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Biography from the Tekitoi release
"Who are you?" "Who am I?" It sounds like there's an existential storm broiling deep inside the soul of France's number 1 musical upsetter. 'Tekitoi?', the title of the latest in a long line of probing, provocative and highly original Rachid Taha releases, is punchy piece of French street lingo whose tone actually says something more like "Who the hell are you?". If Taha is feeling the need to ask himself and others the most basic questions, then at least he's doing it with all the verve and vivacity of a straight-jabbing southpaw boxer.
But that's the man all over. Some strange mutation in the Taha gene over forty-six years ago created a phenomenon as rare as as an albino tiger; a musician of Arabic origin with the courage, intelligence and insight to speak the truth as he sees it, loud and direct, without the softening comforts of metaphor, parable or nostalgia. Or perhaps this uniqueness can be put down to the simple fact that music hit Taha, and vice versa, in the first few years of the 1980s, a period when rock'n'roll still meant rebellion rather than dollars, and when young North African immigrants and sons of immigrants living in France were beginning to shake off decades of timidity with their very own equivalent of America's Black Pride movement. Rather than retreating into the false security of the immigrant ghetto, Taha took the first of many leaps into blackness by leaving the home of his Algerian parents in the picturesque eastern French countryside and moving to Lyon. A factory job was inevitable, but the impulse to set up a club with his mates in order to provide an alternative to the city's established and often overtly racist nitespots definitely wasn't. There, at 'Les Refoules' ('The Frustrated'), Taha hit the decks and span everything from Oum Khalthoum to Kraftwerk, with salvos of The Clash, Led Zep, Neil Young and Johnny Cash mixed in between. It was a musical education to die for and when Taha formed his first band 'Carte de Sejour' ('Green Card'), it was soon clear to everyone who was awake at the time that a completely new voice had arrived on the scene, one that had very little to do with the cabaret rebellion of Algerian rai music, and everything to do with pure rock'n'roll energy and defiance.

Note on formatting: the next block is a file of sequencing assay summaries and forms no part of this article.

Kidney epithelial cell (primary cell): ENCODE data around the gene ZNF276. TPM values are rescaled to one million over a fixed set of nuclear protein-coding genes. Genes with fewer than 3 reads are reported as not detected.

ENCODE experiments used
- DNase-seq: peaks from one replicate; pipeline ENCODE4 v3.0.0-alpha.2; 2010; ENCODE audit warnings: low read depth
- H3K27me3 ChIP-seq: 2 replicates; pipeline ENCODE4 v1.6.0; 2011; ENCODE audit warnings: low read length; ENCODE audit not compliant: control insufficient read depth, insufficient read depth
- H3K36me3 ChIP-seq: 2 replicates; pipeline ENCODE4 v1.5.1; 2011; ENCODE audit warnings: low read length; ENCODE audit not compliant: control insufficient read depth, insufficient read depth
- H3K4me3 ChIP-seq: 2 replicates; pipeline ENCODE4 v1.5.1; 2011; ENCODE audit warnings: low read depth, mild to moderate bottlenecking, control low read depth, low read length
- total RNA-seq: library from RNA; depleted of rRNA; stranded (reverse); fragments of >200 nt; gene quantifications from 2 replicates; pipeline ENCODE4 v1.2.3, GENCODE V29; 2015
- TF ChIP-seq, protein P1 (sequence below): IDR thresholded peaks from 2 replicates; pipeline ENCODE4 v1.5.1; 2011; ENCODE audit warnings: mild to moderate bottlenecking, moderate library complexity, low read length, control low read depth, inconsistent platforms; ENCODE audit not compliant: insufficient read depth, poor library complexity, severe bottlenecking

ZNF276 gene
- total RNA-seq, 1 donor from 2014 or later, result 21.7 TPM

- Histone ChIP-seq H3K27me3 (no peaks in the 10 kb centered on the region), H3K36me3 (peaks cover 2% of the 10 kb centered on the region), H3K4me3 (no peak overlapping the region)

Since then Rachid Taha has gone solo and never looked back. Looking back is the quickest way to dusty death in his book. His twenty-two year collaboration with the English producer Steve Hillage has created a whole canon of innovative, powerful and enduring songs which jostle rock, electronic and North African influences in the service of honesty and risk. 'Voila Voila' was like a national wake up call to the growing tide of racism in France. The album 'Ole Ole' was a head-on collision between the sounds of the Maghreb and techno culture, and its cover, depicting a peroxide blue-eyed Taha, was a perfect piece of social and sexual disorientation. 'Diwan' was an homage to the Arabic and North African stars of yesteryear and a skilfull job of musical restoration crowned by the hit 'Ya Rayah', which rode the charts in France and far off places like Lebanon and Colombia. '1-2-3 Soleil', the live recording of Taha's epoch-making encounter with rai rulers Khaled and Faudel at the Bercy stadium in Paris in 1998, was a million seller which hoisted the name of Rachid Taha overground in one neat strike. 'Made In Medina' heralded a new maturity as well as a new obsession with the dark and gathering storm clouds on society's horizons.
It has taken three years of hard touring to show 'Made in Medina' to the world, with a global trail of both prestigious and eccentric gigs: Istanbul, Mexico City, Saigon, Phnom Penh, Adelaide, WOMAD festivals here and there. During those nomadic years a new album was already brewing. "I dreamed of singing my nightmares," says Taha. The apocalyptic vision of a society careering into a wall was the impetus for a marathon of questioning; his motives, other people's motives, the dirty victory of experience over innocence, the root causes of the virulent anger and chaos that grips our world. That's what makes 'Tekitoi' Taha's most harrowing and yet fascinating album to date. And in the midst of it all there's 'Rock El Casbah', an homage to the late great Joe Strummer, a mans whose unvarnished honesty and lack of text-book punk cynicism made him hero, to Taha and to many others. Let's face it, there's always something to celebrate, even in the darkest hour.